In memory of her husband’s courageous battle with the disease, Mrs. Godwin has established the Gary and Susan Godwin Endowed Research Fund for Idiopathic Pulmonary Fibrosis Research. “We’re coming up on seven years that we’ve had this incredibly meaningful and valuable relationship with UAB,” Mrs. Godwin says. “One of Gary’s comments any time we went there was he felt like we’d been to church, because of everyone’s kindness and compassion and dedication. We were very impressed by that every time we went there. So that’s a large part of the motivation for creating the fund for research.”

Research in Dr. Thannickal’s laboratory targets myofibroblasts, cells responsible for wound healing in the body. In healthy tissues, myofibroblasts assist with wound repair and then die in a process known as apoptosis. Fibrosis involving the lungs or other organs occurs when myofibroblasts fail to undergo apoptosis, resulting in a persistent repair process. This causes scarring and stiffening of the surrounding tissue, promoting the creation of even more scar tissue—a vicious and deadly cycle of nonresolving repair.

“We are extremely grateful to Robert and Susan for their generous gifts to advance IPF research," says Thannickal. “UAB has been a leader in this area of research the past several years, and our group is actively studying novel strategies to treat this devastating disease. UAB is also a referral center for the care and management of IPF, with patients coming from all parts of Alabama and surrounding states in the Southeastern United States.  These gifts will serve to not only advance the science and understanding of IPF, but ultimately, the care of patients afflicted with this disease.”


Partnering to Defeat Breast Cancer

2.1.16 BCRFA Reception dmp 50BCRFA President Kate Kiefer formally presents the 2016 gift to Cancer Center Director Edward Partridge.In February, the Breast Cancer Research Foundation of Alabama presented its largest gift to date—$775,000—to the UAB Comprehensive Cancer Center. BCRFA has donated more than $5.8 million to UAB since its inception in 1996.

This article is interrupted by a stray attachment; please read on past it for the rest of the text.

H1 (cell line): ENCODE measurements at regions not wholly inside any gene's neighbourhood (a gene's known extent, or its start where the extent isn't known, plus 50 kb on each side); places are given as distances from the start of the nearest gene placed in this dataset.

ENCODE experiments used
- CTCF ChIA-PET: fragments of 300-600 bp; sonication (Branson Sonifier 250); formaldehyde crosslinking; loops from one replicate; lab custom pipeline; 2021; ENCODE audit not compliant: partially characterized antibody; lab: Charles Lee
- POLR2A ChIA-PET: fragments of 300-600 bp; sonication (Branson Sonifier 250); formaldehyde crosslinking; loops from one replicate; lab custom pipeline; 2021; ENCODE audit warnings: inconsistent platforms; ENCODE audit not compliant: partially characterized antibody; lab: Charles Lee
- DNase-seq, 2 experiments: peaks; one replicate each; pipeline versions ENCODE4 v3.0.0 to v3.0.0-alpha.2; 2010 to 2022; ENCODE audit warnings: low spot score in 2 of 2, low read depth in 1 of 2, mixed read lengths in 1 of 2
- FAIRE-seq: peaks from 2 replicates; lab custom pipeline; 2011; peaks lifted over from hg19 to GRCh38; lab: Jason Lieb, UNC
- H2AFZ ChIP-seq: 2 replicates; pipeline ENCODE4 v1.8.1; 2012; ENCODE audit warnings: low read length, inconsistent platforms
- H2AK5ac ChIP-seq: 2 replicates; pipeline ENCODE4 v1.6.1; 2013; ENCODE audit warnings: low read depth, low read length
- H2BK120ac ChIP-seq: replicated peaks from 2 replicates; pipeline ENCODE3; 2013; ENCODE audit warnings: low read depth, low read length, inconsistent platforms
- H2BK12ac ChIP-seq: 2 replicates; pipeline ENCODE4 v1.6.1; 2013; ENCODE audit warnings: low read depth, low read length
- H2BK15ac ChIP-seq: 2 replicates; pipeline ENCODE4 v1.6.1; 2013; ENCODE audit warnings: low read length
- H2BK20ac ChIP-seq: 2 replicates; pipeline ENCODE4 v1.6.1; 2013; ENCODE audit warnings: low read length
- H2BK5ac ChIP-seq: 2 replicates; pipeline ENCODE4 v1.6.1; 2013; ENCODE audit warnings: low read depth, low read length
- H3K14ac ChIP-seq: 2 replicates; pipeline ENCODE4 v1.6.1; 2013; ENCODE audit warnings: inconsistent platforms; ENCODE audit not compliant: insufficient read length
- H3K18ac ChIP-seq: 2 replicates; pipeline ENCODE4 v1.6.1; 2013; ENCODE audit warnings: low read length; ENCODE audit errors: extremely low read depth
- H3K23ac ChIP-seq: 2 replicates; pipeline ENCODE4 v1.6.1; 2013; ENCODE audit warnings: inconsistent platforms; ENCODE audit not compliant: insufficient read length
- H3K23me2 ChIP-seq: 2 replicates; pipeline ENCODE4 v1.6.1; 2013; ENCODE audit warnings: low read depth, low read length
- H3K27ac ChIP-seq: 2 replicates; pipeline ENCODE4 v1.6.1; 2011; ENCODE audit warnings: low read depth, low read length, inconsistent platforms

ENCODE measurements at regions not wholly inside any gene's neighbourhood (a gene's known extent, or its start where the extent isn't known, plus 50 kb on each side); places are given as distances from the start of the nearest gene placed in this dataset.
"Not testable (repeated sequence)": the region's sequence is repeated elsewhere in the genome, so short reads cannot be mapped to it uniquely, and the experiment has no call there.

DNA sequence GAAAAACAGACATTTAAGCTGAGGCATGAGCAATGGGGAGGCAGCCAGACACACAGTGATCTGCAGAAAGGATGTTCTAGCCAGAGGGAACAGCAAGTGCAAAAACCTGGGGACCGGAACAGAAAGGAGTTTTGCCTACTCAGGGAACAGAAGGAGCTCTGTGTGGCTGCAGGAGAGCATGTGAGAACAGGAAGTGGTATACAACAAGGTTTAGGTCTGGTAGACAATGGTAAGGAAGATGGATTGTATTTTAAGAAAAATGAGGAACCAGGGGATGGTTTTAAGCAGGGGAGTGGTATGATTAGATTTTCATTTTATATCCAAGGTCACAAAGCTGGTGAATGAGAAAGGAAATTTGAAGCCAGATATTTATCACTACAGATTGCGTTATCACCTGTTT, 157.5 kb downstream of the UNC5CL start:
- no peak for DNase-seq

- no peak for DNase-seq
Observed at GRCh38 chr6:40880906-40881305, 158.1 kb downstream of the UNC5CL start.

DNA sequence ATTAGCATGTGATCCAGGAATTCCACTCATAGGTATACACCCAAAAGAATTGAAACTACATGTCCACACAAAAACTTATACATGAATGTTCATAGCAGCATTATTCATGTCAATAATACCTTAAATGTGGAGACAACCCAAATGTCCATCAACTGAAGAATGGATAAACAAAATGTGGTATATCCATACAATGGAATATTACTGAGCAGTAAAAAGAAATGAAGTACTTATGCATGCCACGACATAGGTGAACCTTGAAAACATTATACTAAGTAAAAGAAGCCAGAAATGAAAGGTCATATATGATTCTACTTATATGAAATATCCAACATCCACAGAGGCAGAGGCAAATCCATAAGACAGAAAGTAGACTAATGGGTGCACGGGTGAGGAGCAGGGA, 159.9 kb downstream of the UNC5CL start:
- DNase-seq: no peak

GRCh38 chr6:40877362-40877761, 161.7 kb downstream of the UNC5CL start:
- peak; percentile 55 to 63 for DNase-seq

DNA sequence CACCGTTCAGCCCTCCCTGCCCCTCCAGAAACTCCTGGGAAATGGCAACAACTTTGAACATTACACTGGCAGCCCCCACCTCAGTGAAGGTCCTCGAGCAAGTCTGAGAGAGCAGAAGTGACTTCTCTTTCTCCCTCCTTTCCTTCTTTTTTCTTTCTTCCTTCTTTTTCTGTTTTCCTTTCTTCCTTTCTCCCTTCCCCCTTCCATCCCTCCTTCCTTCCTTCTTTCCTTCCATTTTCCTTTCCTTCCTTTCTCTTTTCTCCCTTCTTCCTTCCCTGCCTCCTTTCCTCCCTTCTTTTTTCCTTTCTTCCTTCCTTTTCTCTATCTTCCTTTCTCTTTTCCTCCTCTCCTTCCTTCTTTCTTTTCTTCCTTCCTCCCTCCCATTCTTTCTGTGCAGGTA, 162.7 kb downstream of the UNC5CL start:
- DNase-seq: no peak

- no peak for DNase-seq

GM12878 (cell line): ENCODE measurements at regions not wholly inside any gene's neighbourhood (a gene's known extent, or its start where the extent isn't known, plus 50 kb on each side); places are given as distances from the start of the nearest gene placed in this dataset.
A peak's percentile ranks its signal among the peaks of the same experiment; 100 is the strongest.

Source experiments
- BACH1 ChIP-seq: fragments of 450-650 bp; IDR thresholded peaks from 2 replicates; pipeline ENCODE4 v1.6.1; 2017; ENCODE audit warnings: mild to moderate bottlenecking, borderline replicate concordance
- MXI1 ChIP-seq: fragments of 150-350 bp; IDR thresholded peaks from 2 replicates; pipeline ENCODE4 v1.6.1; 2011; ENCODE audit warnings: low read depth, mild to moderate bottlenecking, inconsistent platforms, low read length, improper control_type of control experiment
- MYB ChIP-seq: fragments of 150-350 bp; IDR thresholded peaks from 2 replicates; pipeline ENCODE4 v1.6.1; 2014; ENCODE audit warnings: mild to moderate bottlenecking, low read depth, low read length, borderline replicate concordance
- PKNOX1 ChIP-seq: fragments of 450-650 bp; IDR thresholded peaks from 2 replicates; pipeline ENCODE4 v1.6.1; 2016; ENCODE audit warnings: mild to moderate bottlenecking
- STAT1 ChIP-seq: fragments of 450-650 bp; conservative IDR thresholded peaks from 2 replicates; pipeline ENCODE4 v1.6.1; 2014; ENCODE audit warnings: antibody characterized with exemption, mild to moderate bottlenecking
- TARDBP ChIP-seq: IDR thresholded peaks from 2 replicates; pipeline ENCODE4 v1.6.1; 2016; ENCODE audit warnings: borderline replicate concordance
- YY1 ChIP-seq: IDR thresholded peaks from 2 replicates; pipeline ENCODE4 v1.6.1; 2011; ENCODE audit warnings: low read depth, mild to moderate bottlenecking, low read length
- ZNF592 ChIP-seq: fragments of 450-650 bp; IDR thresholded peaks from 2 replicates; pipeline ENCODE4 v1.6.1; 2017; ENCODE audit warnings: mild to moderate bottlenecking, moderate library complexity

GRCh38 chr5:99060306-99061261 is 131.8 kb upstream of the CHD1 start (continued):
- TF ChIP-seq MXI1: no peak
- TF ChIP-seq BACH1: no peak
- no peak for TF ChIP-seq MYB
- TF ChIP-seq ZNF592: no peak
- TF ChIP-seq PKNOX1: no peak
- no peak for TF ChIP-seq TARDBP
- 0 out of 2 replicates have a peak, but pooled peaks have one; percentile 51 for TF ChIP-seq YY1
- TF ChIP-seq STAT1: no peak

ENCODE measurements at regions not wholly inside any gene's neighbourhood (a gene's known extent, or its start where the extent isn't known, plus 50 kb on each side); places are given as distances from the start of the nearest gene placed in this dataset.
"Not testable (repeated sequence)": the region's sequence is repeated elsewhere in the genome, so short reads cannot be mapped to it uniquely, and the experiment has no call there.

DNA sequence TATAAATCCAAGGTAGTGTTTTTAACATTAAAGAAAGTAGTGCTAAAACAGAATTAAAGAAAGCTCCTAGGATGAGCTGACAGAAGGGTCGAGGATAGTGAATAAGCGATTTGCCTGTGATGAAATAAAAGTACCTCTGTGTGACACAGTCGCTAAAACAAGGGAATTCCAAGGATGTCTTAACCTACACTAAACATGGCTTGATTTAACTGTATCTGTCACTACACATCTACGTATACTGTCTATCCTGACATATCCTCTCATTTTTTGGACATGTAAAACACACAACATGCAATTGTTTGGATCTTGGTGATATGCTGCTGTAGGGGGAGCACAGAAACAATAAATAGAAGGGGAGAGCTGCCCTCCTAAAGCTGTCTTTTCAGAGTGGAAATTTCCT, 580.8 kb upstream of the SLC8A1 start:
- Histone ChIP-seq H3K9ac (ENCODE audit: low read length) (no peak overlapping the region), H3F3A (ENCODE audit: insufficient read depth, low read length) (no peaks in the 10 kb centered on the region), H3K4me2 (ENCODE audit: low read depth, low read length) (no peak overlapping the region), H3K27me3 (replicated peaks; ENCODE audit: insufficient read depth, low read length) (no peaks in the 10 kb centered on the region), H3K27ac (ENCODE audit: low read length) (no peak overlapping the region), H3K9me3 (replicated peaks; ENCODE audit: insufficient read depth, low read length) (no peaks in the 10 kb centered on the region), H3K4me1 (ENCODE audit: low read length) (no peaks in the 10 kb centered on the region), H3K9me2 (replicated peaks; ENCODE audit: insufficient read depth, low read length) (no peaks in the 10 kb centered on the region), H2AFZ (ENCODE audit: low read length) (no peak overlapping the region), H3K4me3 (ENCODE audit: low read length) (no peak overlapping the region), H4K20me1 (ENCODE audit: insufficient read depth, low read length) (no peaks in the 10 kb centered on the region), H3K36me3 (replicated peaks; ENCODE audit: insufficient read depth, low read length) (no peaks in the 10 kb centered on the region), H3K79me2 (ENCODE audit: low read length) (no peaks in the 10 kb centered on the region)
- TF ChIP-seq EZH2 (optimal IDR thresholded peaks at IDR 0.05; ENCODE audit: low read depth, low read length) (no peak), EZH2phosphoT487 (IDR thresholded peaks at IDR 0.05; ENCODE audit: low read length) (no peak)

“We are extremely thankful for this very generous gift,” says Edward E. Partridge, M.D., Evalina B. Spencer Chair in Oncology and director of the UAB Comprehensive Cancer Center. “Although we have made significant progress against the fight against breast cancer, sustained funding is critical to continued progress. The longstanding partnership between the BCRFA and the Cancer Center provides UAB investigators with the resources to accelerate discovery and translate new knowledge into meaningful therapies for all types of breast cancer.”

The BCRFA provides pilot funding for a wide array of cancer research projects, including basic, translational, and clinical breast cancer research. “We choose to invest in basic research because it is the groundwork for future translational research, which in turn develops new treatments for battling breast cancer,” says BCRFA Executive Director Elizabeth Bradner. “Taking a comprehensive approach to the research we support, whether it is basic, translational, or clinical research, will help us achieve our mission: To help find a cure for breast cancer by funding promising breast cancer research and raising community awareness and funding for that research.”

The BCRFA is currently funding research into how a patient’s immune system interacts with breast cancer tumor cells. This is a collaborative effort between researchers from multiple areas, including Albert F. LoBuglio, M.D., Donald J. Buchsbaum, Ph.D., Andres Forero, M.D., Troy D. Randall, Ph.D., and Amy Weinmann, Ph.D. Their research focuses on how to control gene expression of proteins in tumor cells and how the body recognizes the protein and can best attack cancer cells. More details on the BCRFA may be found at BCRFA.org.

By Jane Longshore